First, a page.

LWS (aircraft manufacturer)
LWS - Lubelska Wytwórnia Samolotów (Lublin Aircraft Factory) was the Polish aerospace manufacturer, located in Lublin, created in 1936 of Plage i Laśkiewicz works and producing aircraft between 1936 and 1939.
The LWS was created of a nationalized Plage i Laśkiewicz works, the first Polish aircraft manufacturer. Due to plans of the Polish aviation authorities, headed by Ludomił Rayski, to gather all aviation industry in state hands, Plage & Laśkiewicz works were forced to go bankrupt in late 1935. Then, they were nationalized under the name LWS in February 1936. Formally, it was owned by the PWS state aircraft manufacturer, in fact it was subordinated to the PZL. A director was Maj. Aleksander Sipowicz, a technical director and main designer was initially Zbysław Ciołkosz; from autumn 1937 the technical director was Ryszard Bartel and the main designer Jerzy Teisseyre.
The first LWS aircraft were Plage & Laśkiewicz developments. 18 almost ready Lublin R-XIIIF army cooperation aircraft were completed in 1936 and bought by the Polish Air Force (their quality was the pretext for forcing Plage & Laśkiewicz bankruptcy), and the next series of 32 was built for the Polish Air Force by 1938. The factory also continued works upon a two-engine torpedo bomber seaplane Lublin R-XX prototype, now designated LWS-1, but it was not ordered due to a low performance.
In 1937 a light ambulance aircraft LWS-2 prototype of Ciołkosz design was first flown, but despite it was quite successful, it did not enter production, since the factory was busy with military orders.
In 1936, a further development of the medium bomber PZL-30 of Ciołkosz design, was handed to the LWS, under a designation LWS-6 Żubr. Since it was much inferior to PZL.37 Łoś, a planned serial production was finally reduced to 15 aircraft, built in 1938. However, works upon its modernized variant continued until 1939. The factory also proposed its torpedo-bomber seaplane variant designated LWS-5, but it was not accepted due to a low performance and the prototype was not completed.
From 1938 to 1939 the LWS built a series of 65 licence RWD-14 Czapla army cooperation aircraft for the Polish Air Force (it was sometimes called the LWS Czapla after the manufacturer). In 1937, there was flown a prototype of a modern reconnaissance aircraft LWS-3 Mewa of own design. A series of 200 aircraft was ordered by the Polish Air Force, but only a couple were completed just after the outbreak of the World War II, and about 30 were in not finished state in a factory.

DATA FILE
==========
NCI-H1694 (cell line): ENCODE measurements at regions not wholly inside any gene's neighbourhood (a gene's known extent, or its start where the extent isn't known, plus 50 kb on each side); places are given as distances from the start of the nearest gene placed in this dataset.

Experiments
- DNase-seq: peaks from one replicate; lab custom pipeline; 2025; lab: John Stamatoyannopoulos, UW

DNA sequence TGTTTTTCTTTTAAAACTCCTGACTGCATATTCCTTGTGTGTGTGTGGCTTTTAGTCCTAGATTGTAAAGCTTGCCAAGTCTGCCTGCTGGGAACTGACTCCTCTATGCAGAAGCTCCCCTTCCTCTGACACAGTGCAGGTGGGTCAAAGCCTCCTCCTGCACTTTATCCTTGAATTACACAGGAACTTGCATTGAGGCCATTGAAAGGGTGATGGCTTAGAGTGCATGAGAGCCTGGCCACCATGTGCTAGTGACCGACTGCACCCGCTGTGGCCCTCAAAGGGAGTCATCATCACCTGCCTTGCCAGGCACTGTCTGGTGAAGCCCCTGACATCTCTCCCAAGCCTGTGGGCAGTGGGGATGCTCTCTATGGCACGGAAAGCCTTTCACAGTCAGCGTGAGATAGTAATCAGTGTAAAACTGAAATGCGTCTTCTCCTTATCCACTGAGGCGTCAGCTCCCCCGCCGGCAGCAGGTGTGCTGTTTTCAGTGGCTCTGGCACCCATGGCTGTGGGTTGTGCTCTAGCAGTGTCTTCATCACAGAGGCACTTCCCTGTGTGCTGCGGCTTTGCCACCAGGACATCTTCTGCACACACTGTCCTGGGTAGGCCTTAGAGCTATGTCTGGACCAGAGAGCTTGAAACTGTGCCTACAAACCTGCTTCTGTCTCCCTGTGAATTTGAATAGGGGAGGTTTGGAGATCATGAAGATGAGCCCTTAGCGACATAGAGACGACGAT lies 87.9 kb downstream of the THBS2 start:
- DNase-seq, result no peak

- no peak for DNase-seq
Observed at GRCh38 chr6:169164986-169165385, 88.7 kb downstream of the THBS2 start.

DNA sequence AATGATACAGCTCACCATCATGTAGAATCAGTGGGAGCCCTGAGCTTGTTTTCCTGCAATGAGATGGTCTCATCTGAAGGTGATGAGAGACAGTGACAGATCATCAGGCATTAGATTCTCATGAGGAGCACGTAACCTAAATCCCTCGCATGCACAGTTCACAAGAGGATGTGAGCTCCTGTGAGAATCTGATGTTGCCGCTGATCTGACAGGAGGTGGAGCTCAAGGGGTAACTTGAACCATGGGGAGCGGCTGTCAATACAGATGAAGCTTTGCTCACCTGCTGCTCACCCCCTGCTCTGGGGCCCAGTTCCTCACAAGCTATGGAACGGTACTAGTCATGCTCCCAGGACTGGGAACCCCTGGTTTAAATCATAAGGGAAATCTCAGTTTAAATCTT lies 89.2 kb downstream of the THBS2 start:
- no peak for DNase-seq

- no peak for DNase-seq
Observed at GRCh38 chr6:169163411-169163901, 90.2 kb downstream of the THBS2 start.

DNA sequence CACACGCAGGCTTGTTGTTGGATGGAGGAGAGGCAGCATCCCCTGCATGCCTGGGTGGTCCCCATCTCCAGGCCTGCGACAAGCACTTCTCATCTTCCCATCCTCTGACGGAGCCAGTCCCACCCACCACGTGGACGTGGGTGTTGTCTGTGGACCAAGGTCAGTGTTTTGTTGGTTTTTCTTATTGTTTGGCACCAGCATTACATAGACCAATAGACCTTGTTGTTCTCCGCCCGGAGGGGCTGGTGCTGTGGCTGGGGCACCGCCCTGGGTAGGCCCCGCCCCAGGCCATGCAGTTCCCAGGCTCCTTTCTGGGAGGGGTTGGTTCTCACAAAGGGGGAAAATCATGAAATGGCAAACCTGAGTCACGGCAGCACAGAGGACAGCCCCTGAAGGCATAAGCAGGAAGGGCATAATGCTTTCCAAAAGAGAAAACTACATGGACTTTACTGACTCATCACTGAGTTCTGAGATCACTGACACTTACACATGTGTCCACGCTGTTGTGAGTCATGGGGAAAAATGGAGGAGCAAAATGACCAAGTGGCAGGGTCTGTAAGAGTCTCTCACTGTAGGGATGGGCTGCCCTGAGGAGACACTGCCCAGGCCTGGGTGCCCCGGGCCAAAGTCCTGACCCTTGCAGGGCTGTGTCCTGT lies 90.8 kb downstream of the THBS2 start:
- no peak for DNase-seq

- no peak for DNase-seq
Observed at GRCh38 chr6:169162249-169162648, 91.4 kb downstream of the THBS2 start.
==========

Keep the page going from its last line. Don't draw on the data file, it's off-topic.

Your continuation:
Apart from aircraft production, the LWS modified 47 light bombers Potez XXV (licence produced in Plage & Laśkiewicz and PWS) fitting them with radial engines PZL (Bristol) Jupiter. The LWS also designed the LWS-4 light fighter and LWS-7 Mewa II reconnaissance plane, but they were not built.
A list of LWS aircraft
|Model name||Description||First flight prototype/serial||Number built|
|LWS-1 (Lublin R-XX)||2-engine, 5-seater, torpedo bomber seaplane, low-wing||1935 / -||1|
|LWS-2||1-engine, 1+3-seater, ambulance plane||1937 / -||1|
|LWS-3 Mewa||1-engine, 2-seater, army cooperation and reconnaissance, high-wing||1937 / 1939||3+4[a]|
|LWS-4||1-engine, 1-seater, fighter, low-wing (project only)||- / -||-|
|LWS-5||2-engine, 4-seater, torpedo bomber seaplane, high-wing (1936, project only)||- / -||-|
|LWS-6 Żubr (PZL-30)||2-engine, 4-seater, medium bomber, high-wing||1936 / 1938||2+15[b]|
|LWS-7 Mewa II||1-engine, 2-seater, army cooperation and reconnaissance, high-wing (1939, project only)||- / -||-|
|LWS Czapla (RWD-14 Czapla)||1-engine, 2-seater, army cooperation and reconnaissance, high-wing||1935 / 1938||65[c]|
- ^[a] 3 prototypes, 4 completed, about 25 not completed
- ^[b] 2 prototypes built in PZL
- ^[c] licence production
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- Glass, Andrzej: "Polskie konstrukcje lotnicze 1893-1939" (Polish aviation constructions 1893-1939), WKiŁ, Warsaw 1977, p.20 (Polish)